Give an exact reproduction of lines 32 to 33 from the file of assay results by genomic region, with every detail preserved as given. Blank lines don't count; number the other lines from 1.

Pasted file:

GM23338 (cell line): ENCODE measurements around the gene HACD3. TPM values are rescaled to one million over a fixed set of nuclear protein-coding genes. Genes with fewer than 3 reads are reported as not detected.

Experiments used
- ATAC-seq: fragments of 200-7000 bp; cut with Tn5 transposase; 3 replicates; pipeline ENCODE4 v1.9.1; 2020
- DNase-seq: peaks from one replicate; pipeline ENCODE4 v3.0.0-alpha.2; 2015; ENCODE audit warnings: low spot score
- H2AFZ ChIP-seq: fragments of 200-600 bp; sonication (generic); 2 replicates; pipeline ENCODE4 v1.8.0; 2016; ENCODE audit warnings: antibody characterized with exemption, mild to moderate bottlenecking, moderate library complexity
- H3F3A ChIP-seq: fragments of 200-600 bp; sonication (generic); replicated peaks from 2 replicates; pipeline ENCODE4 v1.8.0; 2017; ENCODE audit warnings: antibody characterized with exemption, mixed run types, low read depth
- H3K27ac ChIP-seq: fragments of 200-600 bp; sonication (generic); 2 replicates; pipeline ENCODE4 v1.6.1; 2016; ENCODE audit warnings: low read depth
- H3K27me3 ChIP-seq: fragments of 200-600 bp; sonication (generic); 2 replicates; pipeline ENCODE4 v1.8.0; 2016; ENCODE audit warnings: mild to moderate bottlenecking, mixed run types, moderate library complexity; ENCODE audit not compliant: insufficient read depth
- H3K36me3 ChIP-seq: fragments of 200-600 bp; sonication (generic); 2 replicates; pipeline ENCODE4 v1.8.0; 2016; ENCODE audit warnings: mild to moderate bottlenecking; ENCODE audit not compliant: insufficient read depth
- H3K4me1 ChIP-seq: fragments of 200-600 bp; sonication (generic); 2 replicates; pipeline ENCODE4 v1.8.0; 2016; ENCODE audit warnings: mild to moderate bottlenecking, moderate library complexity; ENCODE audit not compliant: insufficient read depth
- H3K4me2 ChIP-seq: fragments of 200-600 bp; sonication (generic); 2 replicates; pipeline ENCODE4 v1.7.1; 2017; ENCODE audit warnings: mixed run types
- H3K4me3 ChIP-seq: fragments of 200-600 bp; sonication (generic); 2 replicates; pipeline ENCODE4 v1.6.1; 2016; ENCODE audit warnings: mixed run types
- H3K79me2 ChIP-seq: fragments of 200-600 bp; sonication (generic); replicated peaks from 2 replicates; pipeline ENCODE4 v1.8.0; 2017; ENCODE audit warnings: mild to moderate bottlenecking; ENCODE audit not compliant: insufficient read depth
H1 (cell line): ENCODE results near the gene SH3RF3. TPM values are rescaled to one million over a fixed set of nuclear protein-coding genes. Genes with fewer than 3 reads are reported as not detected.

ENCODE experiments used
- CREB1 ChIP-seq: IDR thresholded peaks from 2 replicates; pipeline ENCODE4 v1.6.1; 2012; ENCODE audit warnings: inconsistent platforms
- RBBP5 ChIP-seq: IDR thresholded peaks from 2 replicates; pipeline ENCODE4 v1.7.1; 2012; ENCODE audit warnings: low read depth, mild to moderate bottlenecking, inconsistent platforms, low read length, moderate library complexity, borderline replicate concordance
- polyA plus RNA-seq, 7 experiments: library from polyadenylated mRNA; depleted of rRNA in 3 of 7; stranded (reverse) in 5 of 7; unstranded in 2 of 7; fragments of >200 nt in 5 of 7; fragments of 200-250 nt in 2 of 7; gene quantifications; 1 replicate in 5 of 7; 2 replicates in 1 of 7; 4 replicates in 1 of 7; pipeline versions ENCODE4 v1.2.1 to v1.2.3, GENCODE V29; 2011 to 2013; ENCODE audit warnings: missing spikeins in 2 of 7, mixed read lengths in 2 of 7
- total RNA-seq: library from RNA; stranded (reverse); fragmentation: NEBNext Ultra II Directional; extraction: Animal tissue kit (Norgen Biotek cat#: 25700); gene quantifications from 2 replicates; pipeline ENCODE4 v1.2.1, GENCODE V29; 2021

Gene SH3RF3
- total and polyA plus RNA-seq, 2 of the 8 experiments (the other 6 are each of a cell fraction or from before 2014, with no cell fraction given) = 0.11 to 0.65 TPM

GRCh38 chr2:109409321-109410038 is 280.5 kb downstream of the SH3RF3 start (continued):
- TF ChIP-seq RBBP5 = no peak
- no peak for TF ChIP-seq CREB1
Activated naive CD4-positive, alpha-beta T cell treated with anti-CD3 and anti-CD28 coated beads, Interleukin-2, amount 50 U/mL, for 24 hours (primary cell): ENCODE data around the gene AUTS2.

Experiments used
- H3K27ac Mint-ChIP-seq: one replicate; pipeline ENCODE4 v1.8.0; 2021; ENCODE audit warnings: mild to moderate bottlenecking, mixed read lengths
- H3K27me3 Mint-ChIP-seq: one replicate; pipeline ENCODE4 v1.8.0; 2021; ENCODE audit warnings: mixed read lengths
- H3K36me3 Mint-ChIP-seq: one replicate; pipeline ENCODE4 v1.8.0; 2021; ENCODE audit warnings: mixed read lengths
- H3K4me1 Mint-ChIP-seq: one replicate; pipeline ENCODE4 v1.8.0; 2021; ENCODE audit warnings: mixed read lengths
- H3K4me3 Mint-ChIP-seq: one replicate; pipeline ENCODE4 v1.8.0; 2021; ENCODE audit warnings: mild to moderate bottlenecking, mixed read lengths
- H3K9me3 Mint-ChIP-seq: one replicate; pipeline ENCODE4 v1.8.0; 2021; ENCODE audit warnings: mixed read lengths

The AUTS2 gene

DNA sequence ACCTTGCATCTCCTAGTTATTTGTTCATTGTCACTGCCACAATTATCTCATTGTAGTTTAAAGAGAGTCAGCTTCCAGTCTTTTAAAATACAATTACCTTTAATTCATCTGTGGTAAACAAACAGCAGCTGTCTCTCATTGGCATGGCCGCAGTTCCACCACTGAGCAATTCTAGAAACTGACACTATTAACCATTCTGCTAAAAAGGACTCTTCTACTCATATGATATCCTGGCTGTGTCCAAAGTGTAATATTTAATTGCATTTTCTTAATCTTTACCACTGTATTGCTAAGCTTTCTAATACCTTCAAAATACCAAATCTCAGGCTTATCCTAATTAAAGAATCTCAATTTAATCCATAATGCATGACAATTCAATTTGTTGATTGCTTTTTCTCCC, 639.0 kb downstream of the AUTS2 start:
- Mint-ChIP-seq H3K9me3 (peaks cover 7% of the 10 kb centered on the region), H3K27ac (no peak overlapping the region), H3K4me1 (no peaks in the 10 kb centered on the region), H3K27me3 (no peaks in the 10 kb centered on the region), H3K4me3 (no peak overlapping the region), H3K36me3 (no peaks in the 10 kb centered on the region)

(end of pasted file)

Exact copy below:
- H3K9me3 Mint-ChIP-seq: one replicate; pipeline ENCODE4 v1.8.0; 2021; ENCODE audit warnings: mixed read lengths

The AUTS2 gene